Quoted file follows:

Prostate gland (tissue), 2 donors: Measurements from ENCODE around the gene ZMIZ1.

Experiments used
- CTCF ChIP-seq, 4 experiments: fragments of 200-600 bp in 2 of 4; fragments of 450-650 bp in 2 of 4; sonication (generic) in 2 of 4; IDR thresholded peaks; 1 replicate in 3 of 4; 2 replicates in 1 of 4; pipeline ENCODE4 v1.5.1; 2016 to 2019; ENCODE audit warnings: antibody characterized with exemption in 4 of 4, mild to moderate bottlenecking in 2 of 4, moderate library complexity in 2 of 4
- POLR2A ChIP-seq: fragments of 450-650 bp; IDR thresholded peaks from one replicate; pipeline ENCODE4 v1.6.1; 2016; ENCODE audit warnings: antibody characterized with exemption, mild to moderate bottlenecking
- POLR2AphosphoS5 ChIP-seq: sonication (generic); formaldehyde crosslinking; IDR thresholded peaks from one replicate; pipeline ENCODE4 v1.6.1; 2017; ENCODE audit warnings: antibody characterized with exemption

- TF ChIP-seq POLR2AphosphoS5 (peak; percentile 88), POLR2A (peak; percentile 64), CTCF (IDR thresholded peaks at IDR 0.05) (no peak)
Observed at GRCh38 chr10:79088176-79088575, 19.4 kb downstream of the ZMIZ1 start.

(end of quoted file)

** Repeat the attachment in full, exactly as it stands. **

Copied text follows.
Prostate gland (tissue), 2 donors: Measurements from ENCODE around the gene ZMIZ1.

Experiments used
- CTCF ChIP-seq, 4 experiments: fragments of 200-600 bp in 2 of 4; fragments of 450-650 bp in 2 of 4; sonication (generic) in 2 of 4; IDR thresholded peaks; 1 replicate in 3 of 4; 2 replicates in 1 of 4; pipeline ENCODE4 v1.5.1; 2016 to 2019; ENCODE audit warnings: antibody characterized with exemption in 4 of 4, mild to moderate bottlenecking in 2 of 4, moderate library complexity in 2 of 4
- POLR2A ChIP-seq: fragments of 450-650 bp; IDR thresholded peaks from one replicate; pipeline ENCODE4 v1.6.1; 2016; ENCODE audit warnings: antibody characterized with exemption, mild to moderate bottlenecking
- POLR2AphosphoS5 ChIP-seq: sonication (generic); formaldehyde crosslinking; IDR thresholded peaks from one replicate; pipeline ENCODE4 v1.6.1; 2017; ENCODE audit warnings: antibody characterized with exemption

- TF ChIP-seq POLR2AphosphoS5 (peak; percentile 88), POLR2A (peak; percentile 64), CTCF (IDR thresholded peaks at IDR 0.05) (no peak)
Observed at GRCh38 chr10:79088176-79088575, 19.4 kb downstream of the ZMIZ1 start.